Separation Of Concern

Introduction

 
In this article, we are going to learn how to achieve Separation of Concern in our component or in an application.
 
Prerequisites
  • HTML, CSS, and JS
  • Basics of TypeScript.
What do we mean by “Separation of Concern?"
 
Think of a school, there are different jobs. We have a teachers whose purpose is to teach, students have their own task which is to learn, guards have their own job, the principal has their own job, the library assistant has their separate job etc. Students don’t teach, the lab assistant is not working in place of the guard etc. In object oriented programming we have the same concept.
 
Our class should perform single operations, the class that does too many things just violates the “Separation of concern” concept and such a class is hard to maintain and hard to test. In the below example the component is involved in two different concerns. One is the presentation logic behind the view and other logic is getting the data. It needs to know the end points and it needs to know the http class. In updating and deleting the data it needs to construct the URL. These are the different concerns. In the larger application we can use the same component in different pages because this may not be the only page which is using the specified component, and if we are using the component in different places then again we need to know the URL and the required endpoints. So any changes in any logic will lead to changes in so many places. 
 
We have a component as below,
  1. import { Component, OnInit } from '@angular/core';  
  2. import { Http } from '@angular/http';  
  3.   
  4. @Component({  
  5.   selector: 'app-posts',  
  6.   templateUrl: './posts.component.html',  
  7.   styleUrls: ['./posts.component.css']  
  8. })  
  9. export class PostsComponent implements OnInit {    
  10.  posts: any[];  
  11.  private url = 'http://jsonplaceholder.typicode.com/posts';  
  12.   constructor(private http: Http)   
  13.   {  
  14.     http.get(this.url)  
  15.     .subscribe(response=> {  
  16.       console.log(response.json());  
  17.       this.posts = response.json();  
  18.     });  
  19.   }  
  20.   
  21.   ngOnInit() {  
  22.   }  
  23.   
  24.   createPost(input: HTMLInputElement)  
  25.   {  
  26.     let post = {title: input.value};  
  27.     input.value='';  
  28.     this.http.post(this.url, JSON.stringify(post))  
  29.     .subscribe(response => {  
  30.       post['id'] = response.json().id;  
  31.       this.posts.splice(0,0,post);  
  32.       console.log(response.json());  
  33.     });  
  34.   }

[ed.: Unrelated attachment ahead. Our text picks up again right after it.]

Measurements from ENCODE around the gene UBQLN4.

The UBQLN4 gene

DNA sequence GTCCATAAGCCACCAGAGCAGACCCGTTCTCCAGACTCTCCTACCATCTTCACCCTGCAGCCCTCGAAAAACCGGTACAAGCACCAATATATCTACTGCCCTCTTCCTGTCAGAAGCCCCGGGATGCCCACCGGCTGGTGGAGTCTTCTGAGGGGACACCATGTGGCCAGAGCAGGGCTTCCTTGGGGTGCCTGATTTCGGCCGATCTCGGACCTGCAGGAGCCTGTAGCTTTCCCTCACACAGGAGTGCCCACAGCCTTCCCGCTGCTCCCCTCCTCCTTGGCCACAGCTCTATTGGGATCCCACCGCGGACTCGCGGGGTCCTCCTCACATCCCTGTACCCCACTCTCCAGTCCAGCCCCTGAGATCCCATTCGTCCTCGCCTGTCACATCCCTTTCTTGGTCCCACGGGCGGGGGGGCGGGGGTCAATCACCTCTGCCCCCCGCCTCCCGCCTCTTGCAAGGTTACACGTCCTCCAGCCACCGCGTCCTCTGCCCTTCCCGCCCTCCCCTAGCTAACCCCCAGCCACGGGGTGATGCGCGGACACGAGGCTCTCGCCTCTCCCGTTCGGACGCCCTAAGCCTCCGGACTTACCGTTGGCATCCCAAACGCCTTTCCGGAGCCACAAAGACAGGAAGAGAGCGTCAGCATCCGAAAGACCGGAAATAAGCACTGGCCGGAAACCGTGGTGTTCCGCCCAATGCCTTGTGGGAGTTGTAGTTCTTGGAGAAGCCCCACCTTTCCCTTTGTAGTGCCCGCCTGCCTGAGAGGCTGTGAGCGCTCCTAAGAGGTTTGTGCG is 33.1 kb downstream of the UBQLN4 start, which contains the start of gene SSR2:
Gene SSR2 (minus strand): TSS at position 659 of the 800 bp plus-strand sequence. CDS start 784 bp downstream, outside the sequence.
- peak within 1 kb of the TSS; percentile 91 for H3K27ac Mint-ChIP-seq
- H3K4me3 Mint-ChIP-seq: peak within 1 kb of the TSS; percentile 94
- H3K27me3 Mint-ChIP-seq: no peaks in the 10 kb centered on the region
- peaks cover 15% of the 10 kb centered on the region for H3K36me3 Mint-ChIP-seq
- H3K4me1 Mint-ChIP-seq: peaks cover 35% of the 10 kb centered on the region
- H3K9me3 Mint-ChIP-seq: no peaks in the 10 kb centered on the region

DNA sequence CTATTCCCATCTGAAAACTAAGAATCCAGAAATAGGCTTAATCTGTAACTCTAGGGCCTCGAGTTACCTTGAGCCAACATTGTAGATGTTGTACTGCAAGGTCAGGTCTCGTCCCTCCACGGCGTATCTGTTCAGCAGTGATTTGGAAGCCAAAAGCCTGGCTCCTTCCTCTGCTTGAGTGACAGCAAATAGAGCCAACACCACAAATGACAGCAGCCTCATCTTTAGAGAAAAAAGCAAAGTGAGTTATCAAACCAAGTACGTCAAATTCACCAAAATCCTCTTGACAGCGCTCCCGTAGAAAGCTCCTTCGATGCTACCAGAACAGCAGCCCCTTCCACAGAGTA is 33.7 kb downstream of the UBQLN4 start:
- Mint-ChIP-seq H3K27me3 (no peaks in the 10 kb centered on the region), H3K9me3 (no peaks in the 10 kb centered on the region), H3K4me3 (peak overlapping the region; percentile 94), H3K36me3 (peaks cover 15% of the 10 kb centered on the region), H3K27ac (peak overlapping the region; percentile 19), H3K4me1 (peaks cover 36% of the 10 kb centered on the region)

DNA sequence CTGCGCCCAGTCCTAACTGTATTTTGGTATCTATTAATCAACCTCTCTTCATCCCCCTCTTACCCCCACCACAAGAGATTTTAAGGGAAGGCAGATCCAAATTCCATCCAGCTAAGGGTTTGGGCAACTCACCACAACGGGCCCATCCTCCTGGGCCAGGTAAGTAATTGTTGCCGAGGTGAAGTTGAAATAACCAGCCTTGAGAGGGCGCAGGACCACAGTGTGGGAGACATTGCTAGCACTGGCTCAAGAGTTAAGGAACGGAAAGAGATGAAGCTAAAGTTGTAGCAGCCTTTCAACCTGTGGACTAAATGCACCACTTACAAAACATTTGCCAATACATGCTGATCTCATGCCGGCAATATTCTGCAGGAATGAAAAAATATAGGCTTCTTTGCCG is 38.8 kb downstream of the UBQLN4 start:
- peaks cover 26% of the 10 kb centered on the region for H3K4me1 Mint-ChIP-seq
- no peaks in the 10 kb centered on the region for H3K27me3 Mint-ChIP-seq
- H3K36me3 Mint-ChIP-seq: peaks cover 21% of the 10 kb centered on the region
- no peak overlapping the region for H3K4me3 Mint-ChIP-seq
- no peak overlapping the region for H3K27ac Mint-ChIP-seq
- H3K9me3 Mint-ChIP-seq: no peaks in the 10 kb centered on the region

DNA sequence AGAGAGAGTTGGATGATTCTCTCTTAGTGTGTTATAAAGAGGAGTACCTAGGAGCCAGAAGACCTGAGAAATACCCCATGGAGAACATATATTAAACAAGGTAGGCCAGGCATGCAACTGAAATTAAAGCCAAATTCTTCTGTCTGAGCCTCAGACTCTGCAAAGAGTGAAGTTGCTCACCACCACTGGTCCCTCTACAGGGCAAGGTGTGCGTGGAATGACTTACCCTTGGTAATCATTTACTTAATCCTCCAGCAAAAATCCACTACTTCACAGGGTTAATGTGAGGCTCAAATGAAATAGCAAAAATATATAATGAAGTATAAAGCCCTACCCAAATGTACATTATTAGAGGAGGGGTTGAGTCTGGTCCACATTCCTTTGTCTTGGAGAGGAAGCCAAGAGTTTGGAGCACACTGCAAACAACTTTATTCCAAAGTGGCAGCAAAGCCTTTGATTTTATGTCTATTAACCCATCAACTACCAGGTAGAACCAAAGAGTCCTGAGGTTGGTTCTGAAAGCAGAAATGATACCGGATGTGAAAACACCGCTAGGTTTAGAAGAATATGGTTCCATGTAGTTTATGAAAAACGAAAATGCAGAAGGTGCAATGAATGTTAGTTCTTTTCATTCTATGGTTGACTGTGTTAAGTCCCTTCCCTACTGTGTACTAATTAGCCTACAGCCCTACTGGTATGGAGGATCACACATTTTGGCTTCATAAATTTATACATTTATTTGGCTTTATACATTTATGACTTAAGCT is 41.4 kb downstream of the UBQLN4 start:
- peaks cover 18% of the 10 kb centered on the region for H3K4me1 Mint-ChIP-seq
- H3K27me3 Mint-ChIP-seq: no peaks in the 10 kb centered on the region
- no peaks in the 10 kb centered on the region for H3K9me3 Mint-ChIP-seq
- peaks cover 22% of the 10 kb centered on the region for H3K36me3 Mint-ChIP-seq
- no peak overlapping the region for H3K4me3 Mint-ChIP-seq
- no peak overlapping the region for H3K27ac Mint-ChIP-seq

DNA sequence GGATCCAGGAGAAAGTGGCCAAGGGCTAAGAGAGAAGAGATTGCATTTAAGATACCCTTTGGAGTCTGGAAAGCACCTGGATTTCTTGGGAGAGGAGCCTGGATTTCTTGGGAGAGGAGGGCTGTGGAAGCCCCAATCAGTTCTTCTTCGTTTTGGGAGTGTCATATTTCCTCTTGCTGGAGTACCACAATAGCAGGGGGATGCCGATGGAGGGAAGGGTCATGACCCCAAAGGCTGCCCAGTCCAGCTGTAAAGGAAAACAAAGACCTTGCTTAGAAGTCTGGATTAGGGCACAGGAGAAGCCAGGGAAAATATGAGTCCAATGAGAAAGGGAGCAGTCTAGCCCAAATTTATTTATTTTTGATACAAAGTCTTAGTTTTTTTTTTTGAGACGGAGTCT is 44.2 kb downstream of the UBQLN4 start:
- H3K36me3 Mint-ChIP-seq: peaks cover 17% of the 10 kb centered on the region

35.   
  36.   updatePost(post)  
  37.   {  
  38.     this.http.patch(this.url + '/' + post.id, JSON.stringify({isRead: true}))  
  39.     .subscribe(response=> {  
  40.       console.log(response.json);  
  41.     })  
  42.   }  
  43.   
  44.   deletePost(post)  
  45.   {  
  46.     this.http.delete(this.url + '/' + post.id)  
  47.     .subscribe(response=> {  
  48.       let index = this.posts.indexOf(post);  
  49.       this.posts.splice(index, 1);  
  50.       console.log(response.json);  
  51.     })  
  52.   }   
  53.   
  54. }  
In our current implementation of PostComponent we have some methods like ngOnInit, createPost, DeletePost etc. There is a problem with this implementation, the problem is that it violates the “Separation of concern” principle.
 
Also for testing this implementation is little bit harder to test.
 
Let us suppose we are adding an automated test for the UpdatePost as given below.
  1. updatePost(post)  
  2.   {  
  3.     this.http.patch(this.url + '/' + post.id, JSON.stringify({isRead: true}))  
  4.     .subscribe(response=> {  
  5.       console.log(response.json);  
  6.     })  
In our unit test we don’t want the live server running. So we want to isolate the component and only focus on the logic implementation here. In other words we don’t want http call to the server because this has two problems; the first problem is if the server is not running then our unit test will fail and the second problem is that all these http calls are going to  slow down the our automated test. We want hundred or thousands of unit test to run in a few seconds, that’s why we never ever call the http server in our automated test.
 
Solution
 
Separation Of Concern
 
Solution is to create a separate class that we call a service and this class will only be responsible for working with our backend. So if we want to get the post, create the post, delete the post we just need to delegate the responsibility to that class that we call it a service and this will solve the two issue that we discussed.
 
First of all all the details of working with the backend is encapsulated in one place and we can reuse this on multiple places. In the future if some detail is getting changed, suppose the url changes, we need to change in only one place.